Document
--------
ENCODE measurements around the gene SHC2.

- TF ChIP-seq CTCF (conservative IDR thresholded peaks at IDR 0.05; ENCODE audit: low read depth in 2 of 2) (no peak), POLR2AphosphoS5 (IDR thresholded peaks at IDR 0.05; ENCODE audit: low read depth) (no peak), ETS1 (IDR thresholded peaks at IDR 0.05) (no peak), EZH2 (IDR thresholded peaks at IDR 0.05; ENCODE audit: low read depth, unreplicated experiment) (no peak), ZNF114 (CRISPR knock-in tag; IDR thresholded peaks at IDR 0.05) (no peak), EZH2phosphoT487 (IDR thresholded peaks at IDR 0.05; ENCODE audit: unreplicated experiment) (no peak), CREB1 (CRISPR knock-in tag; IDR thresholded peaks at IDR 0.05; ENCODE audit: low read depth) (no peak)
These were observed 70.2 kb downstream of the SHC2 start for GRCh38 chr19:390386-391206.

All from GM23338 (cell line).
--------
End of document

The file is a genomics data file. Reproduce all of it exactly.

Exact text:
ENCODE measurements around the gene SHC2.

- TF ChIP-seq CTCF (conservative IDR thresholded peaks at IDR 0.05; ENCODE audit: low read depth in 2 of 2) (no peak), POLR2AphosphoS5 (IDR thresholded peaks at IDR 0.05; ENCODE audit: low read depth) (no peak), ETS1 (IDR thresholded peaks at IDR 0.05) (no peak), EZH2 (IDR thresholded peaks at IDR 0.05; ENCODE audit: low read depth, unreplicated experiment) (no peak), ZNF114 (CRISPR knock-in tag; IDR thresholded peaks at IDR 0.05) (no peak), EZH2phosphoT487 (IDR thresholded peaks at IDR 0.05; ENCODE audit: unreplicated experiment) (no peak), CREB1 (CRISPR knock-in tag; IDR thresholded peaks at IDR 0.05; ENCODE audit: low read depth) (no peak)
These were observed 70.2 kb downstream of the SHC2 start for GRCh38 chr19:390386-391206.

All from GM23338 (cell line).